Yesterday we concluded the NDSS20 PC meeting. In total, 12% of papers were accepted, 6% now have a short fuse major revision opportunity, in line with other top tier conferences. The PC chairs handled the meeting well, striving for positivity and feedback for the authors. Overall, this was a great experience with lots of interesting discussions and arguments.
Looking at the subset of systems/software security papers, I'm a little worried. In total, I positively bid on 53 papers (during the bidding phase of the review process, reviewers indicate which papers they would like to review). Note that this set does not include papers I have a conflict of interest with. Also note that this selection is highly biased towards what I am interested in. I'm therefore focusing only on the subset of papers I am a) interested in and b) not conflicted with. Your mileage will vary.
Of the papers in my bid, only 6/53 papers received an accept/major revision decision. This results in a sad maximum 11% acceptance rate (assuming the unlikely event that we would accept all revisions). Of the six papers moving forward, I reviewed all of them (in total, I reviewed 17 papers this round). Three of the six I championed, for the others I argued at least for a major revision. If all five major revisions are accepted, this will result in, at best, an 11% acceptance rate in my field. At worst, we will have a 2% acceptance rate. I strongly believe that there are more good papers in this community. Let us find ways how to distill these good papers and bring them to light!
Many of my reviewer peers are complaining about the low acceptance rate in software/systems security. Unfortunately, it is extremely easy to reject papers as a reviewer. Assume you are a reviewer. If, every time you review a set of papers for a conference, only two papers out of 20 are acceptable then you may want to adjust your approach. I'm not talking about the occasional batch of bad papers. If this happens every time you review, you may either want to reconsider your bidding strategy (your area may not be of interest to others) or your review scores (you are too tough on papers). At top tier conferences, the program is made out of papers from many different sub areas. These areas change over time, as new areas become dominant, others lose importance.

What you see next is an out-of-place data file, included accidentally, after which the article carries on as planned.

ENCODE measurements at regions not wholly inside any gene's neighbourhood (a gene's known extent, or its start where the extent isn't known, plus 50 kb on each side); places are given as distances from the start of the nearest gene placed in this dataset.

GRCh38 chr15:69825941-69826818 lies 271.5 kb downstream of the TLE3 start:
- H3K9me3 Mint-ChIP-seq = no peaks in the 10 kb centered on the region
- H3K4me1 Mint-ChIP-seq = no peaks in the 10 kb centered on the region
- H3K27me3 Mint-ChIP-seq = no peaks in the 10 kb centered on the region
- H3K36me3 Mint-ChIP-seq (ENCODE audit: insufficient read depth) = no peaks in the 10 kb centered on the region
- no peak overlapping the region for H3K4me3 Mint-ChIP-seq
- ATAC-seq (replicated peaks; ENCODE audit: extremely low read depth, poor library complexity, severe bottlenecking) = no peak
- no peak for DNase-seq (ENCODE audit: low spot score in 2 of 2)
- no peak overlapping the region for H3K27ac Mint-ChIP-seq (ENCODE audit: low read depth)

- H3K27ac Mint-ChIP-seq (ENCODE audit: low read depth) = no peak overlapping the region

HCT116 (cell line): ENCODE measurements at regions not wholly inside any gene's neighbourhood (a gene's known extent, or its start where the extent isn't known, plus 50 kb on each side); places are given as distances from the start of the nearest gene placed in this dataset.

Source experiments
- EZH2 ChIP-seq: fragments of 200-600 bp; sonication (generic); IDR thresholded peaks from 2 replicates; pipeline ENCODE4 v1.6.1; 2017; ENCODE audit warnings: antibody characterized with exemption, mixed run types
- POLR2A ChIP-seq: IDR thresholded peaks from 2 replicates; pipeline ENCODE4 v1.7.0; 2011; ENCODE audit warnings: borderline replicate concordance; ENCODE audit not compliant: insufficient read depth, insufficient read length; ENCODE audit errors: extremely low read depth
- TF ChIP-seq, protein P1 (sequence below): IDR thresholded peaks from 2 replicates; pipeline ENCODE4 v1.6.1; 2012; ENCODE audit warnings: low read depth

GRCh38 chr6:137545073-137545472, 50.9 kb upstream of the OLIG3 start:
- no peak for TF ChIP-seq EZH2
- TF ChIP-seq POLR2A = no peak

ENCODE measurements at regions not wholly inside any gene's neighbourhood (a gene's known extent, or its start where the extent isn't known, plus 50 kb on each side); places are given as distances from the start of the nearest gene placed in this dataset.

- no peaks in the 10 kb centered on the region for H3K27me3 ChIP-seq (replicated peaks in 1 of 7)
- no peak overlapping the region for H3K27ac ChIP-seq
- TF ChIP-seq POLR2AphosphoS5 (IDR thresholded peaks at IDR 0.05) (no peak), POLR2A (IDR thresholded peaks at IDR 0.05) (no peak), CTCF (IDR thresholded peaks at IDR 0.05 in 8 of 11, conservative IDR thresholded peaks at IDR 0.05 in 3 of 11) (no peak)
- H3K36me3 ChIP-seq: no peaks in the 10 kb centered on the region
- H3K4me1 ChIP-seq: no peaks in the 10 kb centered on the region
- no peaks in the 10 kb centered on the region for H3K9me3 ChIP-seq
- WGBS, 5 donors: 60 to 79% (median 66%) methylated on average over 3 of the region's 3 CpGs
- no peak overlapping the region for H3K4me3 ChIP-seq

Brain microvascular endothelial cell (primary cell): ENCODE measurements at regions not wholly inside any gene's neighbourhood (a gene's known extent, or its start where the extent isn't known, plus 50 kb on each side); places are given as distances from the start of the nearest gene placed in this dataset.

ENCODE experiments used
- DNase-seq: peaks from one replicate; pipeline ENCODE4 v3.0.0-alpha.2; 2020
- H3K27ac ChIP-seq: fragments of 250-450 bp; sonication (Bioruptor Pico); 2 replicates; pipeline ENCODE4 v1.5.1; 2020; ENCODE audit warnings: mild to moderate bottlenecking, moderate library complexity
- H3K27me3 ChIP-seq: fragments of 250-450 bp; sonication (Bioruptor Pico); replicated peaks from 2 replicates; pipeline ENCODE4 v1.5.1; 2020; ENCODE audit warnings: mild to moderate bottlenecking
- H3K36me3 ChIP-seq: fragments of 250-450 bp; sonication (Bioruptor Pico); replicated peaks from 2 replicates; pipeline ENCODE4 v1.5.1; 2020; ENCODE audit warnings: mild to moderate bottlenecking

My (informal) observation is that systems/software people are too tough on papers their area. As systems people we not only assess the idea and the design of the system but also how well it is implemented and evaluated. We get satisfaction by finding flaws in the design ("ah, you did not consider that the blubb bit remains writable"), by asking for massively more evaluation ("well, they only tested their system on 23597 applications and 253 million lines of code"), or by comparing to marginally related work whose underlying assumptions may no longer be valid ("In 1983 there was a paper on information flow control that solved the problem for programs up to 200 lines of code"). While pointing out such issues is great (and they should be clearly discussed in the paper), they can often be handled as a major revision. I've been guilty of all these fallacies myself. When considering these flaws, assess if they are fixable and remain positive.
Being part of the review task force at Usenix SEC20 (the review task force supports the PC chairs by reading reviews of a large chunk of papers and guiding the online discussions), I saw how people in other communities fight for acceptance of papers in their area. The general vibe was much more positive and reviewers were looking for reasons to accept a paper, not to reject it.
So, software/systems security folks: find reasons to accept the paper. Let's turn our systems skills into an advantage that makes our field stronger. We can shape the program of conferences and accept more papers that are closer to our interest. Stop worrying about the occasional false positive where a bad paper is accepted, but focus on the broader picture of what is interesting in our area. As we carefully review papers, we can guide authors on how to improve their papers. Augment your review with facts that you liked about the paper, letting authors know the strengths of their paper along with the weaknesses. When you make your final judgment, consider the full set of pros and cons. For the weaknesses, consider if they are fixable. Give the authors clear instructions on what you think the weaknesses are and point them at how they can fix them. Then, fight for acceptance instead of rejection. The next deadline is coming up soon!